1. DLL - Eric Shull - Effective Communication

    01:14:11

    from Atomic Object Added 108 0 0

    Eric Shull (@exupero) speaks on concurrency in Go and its basis in CSP (communicating sequential processes).

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    • Finding and Solving Deadlocks in Multi-Threaded Java Code - Part 3 of 3

      55:12

      from Heinz Kabutz Added 467 0 0

      In this workshop by ExitCertified, we looked at how we avoid liveness hazards, how we find them and how we test that they are truly gone. You will learn several new unpublished techniques that will help you become more of a concurrency specialist. Material is from our new Concurrency Specialist Course (http://www.javaspecialists.eu/courses/concurrency.jsp). You are welcome to share this with your friends in industry. This is part 3 of 3. After the lecture was done, we also spent time doing an exercise and we had some interesting questions and discussions by the participants of the workshop. Here is the outline of the workshop: 10 Avoiding Liveness Hazards * 10.1 Deadlock o The drinking philosophers o Causing a deadlock amongst philosophers o Resolving deadlocks o Discovering deadlocks o Lock-ordering deadlocks o Defining a global ordering o Dynamic lock order deadlocks o Defining order on dynamic locks o Checking whether locks are held o Imposing a natural order o Deadlock between cooperating objects o Open calls and alien methods + Example in Vector o Resource deadlocks o Thread-starvation deadlocks * 10.2 Avoiding and diagnosing deadlocks o Avoiding multiple locks o Using open calls o Unit testing for lock ordering deadlocks o Adding a sleep to cause deadlocks o Verifying thread deadlocks o Timed lock attempts o "TryLock" with synchronized o Deadlock analysis with thread dumps o Stopping deadlock victims o DeadlockArbitrator * 10.3 Other liveness hazards o Starvation + ReadWriteLock in Java 5 vs Java 6 + Detecting thread starvation o Poor responsiveness o Livelock

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      • Finding and Solving Deadlocks in Multi-Threaded Java Code - Part 2 of 3

        33:33

        from Heinz Kabutz Added 253 1 0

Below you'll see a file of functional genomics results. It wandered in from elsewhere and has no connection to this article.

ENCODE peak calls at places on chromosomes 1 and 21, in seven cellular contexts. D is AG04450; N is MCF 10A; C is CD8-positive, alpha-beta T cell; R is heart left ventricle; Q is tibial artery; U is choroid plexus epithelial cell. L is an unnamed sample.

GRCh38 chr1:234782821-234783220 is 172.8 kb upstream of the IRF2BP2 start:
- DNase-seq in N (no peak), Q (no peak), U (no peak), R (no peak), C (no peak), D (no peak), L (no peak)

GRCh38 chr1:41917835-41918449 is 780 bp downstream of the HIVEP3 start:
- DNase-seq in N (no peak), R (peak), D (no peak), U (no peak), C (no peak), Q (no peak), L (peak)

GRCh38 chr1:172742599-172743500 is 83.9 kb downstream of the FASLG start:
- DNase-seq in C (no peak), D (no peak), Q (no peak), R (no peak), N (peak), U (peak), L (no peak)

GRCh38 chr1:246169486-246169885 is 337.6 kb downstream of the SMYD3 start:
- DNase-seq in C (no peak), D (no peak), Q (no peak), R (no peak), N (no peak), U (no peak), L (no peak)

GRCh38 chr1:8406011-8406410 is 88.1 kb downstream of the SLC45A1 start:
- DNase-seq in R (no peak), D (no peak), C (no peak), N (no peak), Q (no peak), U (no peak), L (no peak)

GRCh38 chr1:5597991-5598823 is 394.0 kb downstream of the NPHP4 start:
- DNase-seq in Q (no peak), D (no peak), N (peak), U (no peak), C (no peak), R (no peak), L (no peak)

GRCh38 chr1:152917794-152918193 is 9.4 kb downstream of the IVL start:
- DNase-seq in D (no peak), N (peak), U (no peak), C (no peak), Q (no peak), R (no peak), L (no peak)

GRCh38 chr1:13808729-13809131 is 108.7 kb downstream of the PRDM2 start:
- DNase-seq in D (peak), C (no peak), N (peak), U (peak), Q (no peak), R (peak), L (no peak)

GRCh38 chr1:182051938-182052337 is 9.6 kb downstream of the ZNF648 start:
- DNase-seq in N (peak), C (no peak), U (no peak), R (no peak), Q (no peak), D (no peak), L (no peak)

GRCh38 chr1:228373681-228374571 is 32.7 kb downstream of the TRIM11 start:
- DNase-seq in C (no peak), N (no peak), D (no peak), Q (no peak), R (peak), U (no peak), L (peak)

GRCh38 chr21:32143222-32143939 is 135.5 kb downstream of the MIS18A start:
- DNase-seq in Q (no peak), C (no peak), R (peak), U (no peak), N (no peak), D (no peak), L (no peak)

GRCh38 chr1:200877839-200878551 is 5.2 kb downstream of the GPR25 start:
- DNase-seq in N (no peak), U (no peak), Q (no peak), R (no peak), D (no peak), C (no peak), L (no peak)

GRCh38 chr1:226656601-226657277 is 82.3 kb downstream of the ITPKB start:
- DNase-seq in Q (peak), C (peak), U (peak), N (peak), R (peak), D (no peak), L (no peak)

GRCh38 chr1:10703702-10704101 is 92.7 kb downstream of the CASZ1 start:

In this workshop by ExitCertified, we looked at how we avoid liveness hazards, how we find them and how we test that they are truly gone. You will learn several new unpublished techniques that will help you become more of a concurrency specialist. Material is from our new Concurrency Specialist Course (http://www.javaspecialists.eu/courses/concurrency.jsp). You are welcome to share this with your friends in industry. This is part 2 of 3. After the lecture was done, we also spent time doing an exercise and we had some interesting questions and discussions by the participants of the workshop. Here is the outline of the workshop: 10 Avoiding Liveness Hazards * 10.1 Deadlock o The drinking philosophers o Causing a deadlock amongst philosophers o Resolving deadlocks o Discovering deadlocks o Lock-ordering deadlocks o Defining a global ordering o Dynamic lock order deadlocks o Defining order on dynamic locks o Checking whether locks are held o Imposing a natural order o Deadlock between cooperating objects o Open calls and alien methods + Example in Vector o Resource deadlocks o Thread-starvation deadlocks * 10.2 Avoiding and diagnosing deadlocks o Avoiding multiple locks o Using open calls o Unit testing for lock ordering deadlocks o Adding a sleep to cause deadlocks o Verifying thread deadlocks o Timed lock attempts o "TryLock" with synchronized o Deadlock analysis with thread dumps o Stopping deadlock victims o DeadlockArbitrator * 10.3 Other liveness hazards o Starvation + ReadWriteLock in Java 5 vs Java 6 + Detecting thread starvation o Poor responsiveness o Livelock